**π‘ Problem Formulation:** Python developers frequently need to work with complex numbers, particularly when dealing with fields such as signal processing or electronics. The need arises to convert these complex numbers into polar coordinates, which represent a complex number in terms of its magnitude and angle relative to the positive x-axis. For example, a complex number `(3+4j)`

would be represented in polar coordinates as roughly `(5.0, 0.927)`

, indicating a magnitude of 5.0 and an angle of 0.927 radians.

## Method 1: Using the `cmath`

Module

To convert a complex number to polar coordinates in Python, one can use the `cmath`

module, which offers the `polar()`

function specifically for this purpose. The function returns a tuple with the magnitude (absolute value) first, followed by the phase angle (argument).

Here’s an example:

import cmath complex_num = 3 + 4j polar_coordinates = cmath.polar(complex_num) print(polar_coordinates)

The output:

(5.0, 0.9272952180016122)

This code imports the `cmath`

module and then uses its `polar()`

function to convert the complex number 3 + 4j into polar coordinates, resulting in a magnitude of 5.0 and an angle of approximately 0.927 radians.

## Method 2: Manual Conversion

If for educational purposes or due to constraints, one needs to convert a complex number to polar coordinates manually, the Pythagorean theorem and the `math.atan2()`

function can be utilized. These give the magnitude and angle respectively using the real and imaginary parts of the number.

Here’s an example:

import math complex_num = 3 + 4j magnitude = math.sqrt(complex_num.real**2 + complex_num.imag**2) angle = math.atan2(complex_num.imag, complex_num.real) print((magnitude, angle))

The output:

(5.0, 0.9272952180016122)

This snippet calculates the magnitude using the square root of the sum of squares of the real and imaginary parts, and the angle using the `atan2()`

function from the `math`

module, yielding the same result as Method 1.

## Method 3: Using numpy and scipy

The `numpy`

and `scipy`

libraries offer functions that can be used for numerical computations like converting complex numbers to polar coordinates. By utilizing `numpy.abs()`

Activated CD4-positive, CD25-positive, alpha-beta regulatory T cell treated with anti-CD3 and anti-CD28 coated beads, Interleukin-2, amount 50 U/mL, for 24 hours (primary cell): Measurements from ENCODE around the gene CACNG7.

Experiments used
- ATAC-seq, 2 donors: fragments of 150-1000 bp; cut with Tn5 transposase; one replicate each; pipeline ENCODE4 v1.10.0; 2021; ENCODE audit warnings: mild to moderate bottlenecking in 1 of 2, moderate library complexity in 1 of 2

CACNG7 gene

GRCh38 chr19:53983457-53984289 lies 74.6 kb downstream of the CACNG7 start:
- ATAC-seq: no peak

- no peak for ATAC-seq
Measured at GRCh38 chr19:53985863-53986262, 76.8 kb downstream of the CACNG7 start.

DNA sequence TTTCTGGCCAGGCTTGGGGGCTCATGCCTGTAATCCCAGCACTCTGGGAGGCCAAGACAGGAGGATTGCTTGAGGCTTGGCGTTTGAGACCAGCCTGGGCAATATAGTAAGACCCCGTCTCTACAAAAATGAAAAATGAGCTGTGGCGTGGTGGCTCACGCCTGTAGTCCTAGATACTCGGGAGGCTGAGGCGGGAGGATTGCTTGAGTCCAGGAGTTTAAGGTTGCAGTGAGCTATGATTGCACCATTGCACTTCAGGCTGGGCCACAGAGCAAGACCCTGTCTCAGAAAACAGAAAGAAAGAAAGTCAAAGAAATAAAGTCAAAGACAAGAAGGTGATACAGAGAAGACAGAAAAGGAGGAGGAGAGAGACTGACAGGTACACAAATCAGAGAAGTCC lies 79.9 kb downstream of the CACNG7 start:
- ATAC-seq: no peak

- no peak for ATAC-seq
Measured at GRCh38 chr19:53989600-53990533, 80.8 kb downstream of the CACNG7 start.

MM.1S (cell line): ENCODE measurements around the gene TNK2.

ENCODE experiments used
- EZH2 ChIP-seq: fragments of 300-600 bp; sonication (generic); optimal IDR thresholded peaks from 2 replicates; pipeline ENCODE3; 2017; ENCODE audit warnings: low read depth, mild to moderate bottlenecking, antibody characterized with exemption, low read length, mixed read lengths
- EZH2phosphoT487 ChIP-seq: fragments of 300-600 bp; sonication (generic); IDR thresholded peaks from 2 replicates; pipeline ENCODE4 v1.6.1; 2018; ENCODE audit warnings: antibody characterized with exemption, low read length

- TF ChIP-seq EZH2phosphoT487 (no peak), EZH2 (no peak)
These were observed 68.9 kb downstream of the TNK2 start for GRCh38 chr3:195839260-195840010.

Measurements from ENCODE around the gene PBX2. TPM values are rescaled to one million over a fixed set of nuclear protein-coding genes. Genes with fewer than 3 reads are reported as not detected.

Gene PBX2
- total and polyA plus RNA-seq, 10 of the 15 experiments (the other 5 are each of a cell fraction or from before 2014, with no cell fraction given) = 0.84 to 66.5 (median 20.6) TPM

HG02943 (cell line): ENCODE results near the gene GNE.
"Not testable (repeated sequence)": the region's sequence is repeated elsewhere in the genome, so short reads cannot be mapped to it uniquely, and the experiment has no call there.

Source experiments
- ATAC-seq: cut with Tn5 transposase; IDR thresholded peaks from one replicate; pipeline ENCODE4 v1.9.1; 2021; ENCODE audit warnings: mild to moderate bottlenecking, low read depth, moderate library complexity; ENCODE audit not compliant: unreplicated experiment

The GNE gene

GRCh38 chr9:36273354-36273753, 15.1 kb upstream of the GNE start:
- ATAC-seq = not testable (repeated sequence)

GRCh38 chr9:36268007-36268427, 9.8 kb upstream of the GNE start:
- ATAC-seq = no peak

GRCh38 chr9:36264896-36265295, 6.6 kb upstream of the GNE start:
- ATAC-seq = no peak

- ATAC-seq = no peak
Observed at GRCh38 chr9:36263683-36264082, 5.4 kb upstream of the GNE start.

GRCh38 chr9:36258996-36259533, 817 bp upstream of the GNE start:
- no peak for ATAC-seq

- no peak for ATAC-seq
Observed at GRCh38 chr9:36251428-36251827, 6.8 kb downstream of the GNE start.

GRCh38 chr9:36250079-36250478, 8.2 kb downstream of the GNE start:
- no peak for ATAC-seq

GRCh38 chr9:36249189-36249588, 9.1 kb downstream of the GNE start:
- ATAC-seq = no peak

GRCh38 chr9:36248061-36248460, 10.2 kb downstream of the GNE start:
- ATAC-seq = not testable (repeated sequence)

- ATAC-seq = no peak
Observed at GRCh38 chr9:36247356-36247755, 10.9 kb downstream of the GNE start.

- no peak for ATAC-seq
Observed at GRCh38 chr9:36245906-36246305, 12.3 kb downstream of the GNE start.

for the magnitude and `numpy.angle()`

for the phase angle, one can achieve the conversion succinctly.

Here’s an example:

import numpy as np complex_num = 3 + 4j magnitude = np.abs(complex_num) angle = np.angle(complex_num) print((magnitude, angle))

The output:

(5.0, 0.9272952180016122)

This code employs the `numpy`

library to compute the magnitude and angle directly using its built-in functions, which are particularly optimized for array operations and can be more efficient for a large set of complex numbers.

## Method 4: Using Python Properties

Python’s complex number type has built-in properties to directly access its real and imaginary parts. This knowledge can be leveraged with Math functions to manually compute polar coordinates without explicitly importing cmath.

Here’s an example:

import math complex_num = 3 + 4j magnitude = abs(complex_num) angle = math.atan2(complex_num.imag, complex_num.real) print((magnitude, angle))

The output:

(5.0, 0.9272952180016122)

This code utilizes Pythonβs ability to obtain the absolute value and the `imag`

and `real`

properties of a complex number alongside the `math`

module to calculate the polar coordinates in a more Pythonic way.

## Bonus One-Liner Method 5: Lambda Function

A one-liner using a lambda function can be crafted for quick conversions or inline operations. It employs the same logic as prior methods but condensed into a single line of code.

Here’s an example:

polar = lambda c: (abs(c), math.atan2(c.imag, c.real)) print(polar(3 + 4j))

The output:

(5.0, 0.9272952180016122)

This snippet demonstrates a concise lambda function storing the logic to convert a complex number to polar coordinates, showcasing Python’s capability for compact code.

## Summary/Discussion

**Method 1:**Using`cmath`

module. Strengths: Simple and direct, with the function designed for this exact purpose. Weaknesses: Requires importing an additional module.**Method 2:**Manual Conversion. Strengths: Educational value. No additional modules required. Weaknesses: More verbose and prone to human error.**Method 3:**Using`numpy`

and`scipy`

. Strengths: Efficient for array operations, which is good for processing multiple complex numbers. Weaknesses: Overhead of large library imports when working with individual numbers or simple scripts.**Method 4:**Using Python Properties. Strengths: Pythonic and straightforward, no need for the`cmath`

module. Weaknesses: Not as immediately clear as using the`cmath.polar()`

function.**Method 5:**Lambda Function. Strengths: Extremely concise, good for one-time or inline use. Weaknesses: Can become unreadable if overused or when working within larger, more complex codebases.